Discover Edinburgh. Explore interesting places to visit.

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The city of Edinburgh, which serves as the capital of Scotland. It is rather old and features a number of historic buildings made of stone, cobblestone streets, and a castle perched atop a rock that rises directly in the middle of the city. It is generally agreed that Edinburgh is the most tourist-friendly city in all of Scotland.

Edinburgh Castle

Not only is the spectacular castle, which rests on the rocky foundation of an extinct volcano in the middle of the city. It is the most popular tourist destination in Edinburgh, but it is also widely regarded as an unmistakable representation of Scottish national pride and integrity. Even though people have been living in the area around the castle as early as 800 B.C., the majority of the structures that are still standing today were built somewhere around the 16th century (with the exception of St. Margaret’s Chapel, which is the oldest building in Edinburgh and dates back to the early 12th century). In addition, the structure of the castle dates back to the early Middle Ages, but it underwent substantial renovations in the 17th century.

Museum of Edinburgh

The secrets and enchantments of Edinburgh‘s long-ago past are preserved in a museum that covers the entire span of human history, from prehistory to the modern day. The collections in the Museum of Edinburgh, which cover everything from ceramics to manuscripts, are all related to the history of the city of Edinburgh. The structure that houses the museum, which dates back to the 16th century and was once home to Scottish aristocracy. It is also an interesting attraction in and of itself.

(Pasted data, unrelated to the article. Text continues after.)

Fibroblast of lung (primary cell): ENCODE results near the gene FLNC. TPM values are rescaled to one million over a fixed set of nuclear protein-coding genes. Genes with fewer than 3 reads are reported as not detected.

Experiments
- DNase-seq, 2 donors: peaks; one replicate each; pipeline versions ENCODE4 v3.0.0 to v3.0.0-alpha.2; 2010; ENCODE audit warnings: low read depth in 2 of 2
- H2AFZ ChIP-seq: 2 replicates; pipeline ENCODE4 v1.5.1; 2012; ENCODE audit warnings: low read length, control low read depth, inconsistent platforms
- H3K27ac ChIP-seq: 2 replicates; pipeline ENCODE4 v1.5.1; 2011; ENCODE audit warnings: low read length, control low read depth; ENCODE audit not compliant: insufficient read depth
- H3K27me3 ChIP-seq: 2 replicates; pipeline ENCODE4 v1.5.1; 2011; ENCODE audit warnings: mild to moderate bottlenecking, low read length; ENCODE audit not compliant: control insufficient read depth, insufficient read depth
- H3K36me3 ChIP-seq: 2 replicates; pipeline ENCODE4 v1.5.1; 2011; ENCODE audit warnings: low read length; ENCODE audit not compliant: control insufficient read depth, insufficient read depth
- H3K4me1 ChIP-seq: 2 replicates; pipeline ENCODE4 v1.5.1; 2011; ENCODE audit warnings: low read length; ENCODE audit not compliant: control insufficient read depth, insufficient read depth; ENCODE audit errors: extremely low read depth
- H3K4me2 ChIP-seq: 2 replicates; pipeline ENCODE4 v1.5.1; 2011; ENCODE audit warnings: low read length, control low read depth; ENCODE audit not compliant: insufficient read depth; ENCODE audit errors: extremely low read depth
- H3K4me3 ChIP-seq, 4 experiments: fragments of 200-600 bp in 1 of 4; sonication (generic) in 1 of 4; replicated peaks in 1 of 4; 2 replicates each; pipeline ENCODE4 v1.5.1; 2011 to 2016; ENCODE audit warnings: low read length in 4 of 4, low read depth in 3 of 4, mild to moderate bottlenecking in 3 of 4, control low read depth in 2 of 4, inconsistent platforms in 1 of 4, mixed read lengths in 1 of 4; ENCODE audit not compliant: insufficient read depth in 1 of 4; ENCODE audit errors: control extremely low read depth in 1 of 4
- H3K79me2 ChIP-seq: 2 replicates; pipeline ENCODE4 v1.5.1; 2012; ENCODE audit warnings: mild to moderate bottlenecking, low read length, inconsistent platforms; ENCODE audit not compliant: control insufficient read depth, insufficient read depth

Rosslyn Chapel

A number of scenes from the blockbuster movie The Da Vinci Code. Which was adapted from a novel by Dan Brown. It were shot inside of Rosslyn Chapel, which is one of the most well-known landmarks in all of Edinburgh. The Chapel is a late example of the Gothic architectural style and was erected around 1446. It is said that if you decipher the pattern on the ceiling of the Roslyn Chapel. You will discover the location of the treasure that was hidden by the Templars. The history of the Roslyn Chapel is riddled with stories.

Royal Botanic Garden

The Edinburgh Botanic Garden is widely considered to be among the best botanical gardens in the entire world. It is estimated that the garden is home to 6% of all known plant species. Visitors will be able to view plants native to 10 different climate zones, ranging from tropical palms to frigid tundra. As well as some of the oldest orchids in the world. Since its establishment in 1670, the garden has continuously served as one of the city of Edinburgh‘s most popular tourist destinations. The garden provides some of the most breathtaking views in the city, including those of Edinburgh Castle.

Royal Mile

The Royal Mile is a collection of streets in Edinburgh‘s Old Town. It serves as the principal drag for pedestrian and vehicular traffic-carrying tourists. Holyrood Abbey and Edinburgh Castle are two of Edinburgh‘s most famous historical sites. And the Royal Mile connects the two of them. It is the road in the city that sees the most traffic from tourists. Nearly all of Edinburgh‘s tours center on the Royal Mile as their primary point of focus.

Linlithgow Palace

The ruins of the former Stuart Palace, also known as Mary Stuart’s birthplace. They may be found twenty kilometers outside of Edinburgh amid the bucolic setting of the Scottish hills. These ruins are the epitome of classic romantic ruin.

There was a royal manor house on the site as early as the 12th century. And construction of Linlithgow Castle began in the 14th century. Unfortunately, the palace was destroyed by a major fire in 1746, and it was never rebuilt after that. But fortunately, the palace has been passed down to us in fairly decent shape. It is well worth your time to have a look at the expansive courtyard. Which features a fountain with three levels, as well as the numerous statues that are located around the castle and the beautiful park.

Arthur’s Seat

In the shape of a saddle and featuring a breathtaking panorama of Edinburgh. It is the dormant volcano known as Arthur’s Seat is often regarded as the best location from which to capture the city in a panoramic shot. Unfortunately, the only way to reach the peak is by foot. There is a well-worn path that has been created by the feet of hundreds of thousands of tourists he ascent takes several hours at a pace that is considered average.

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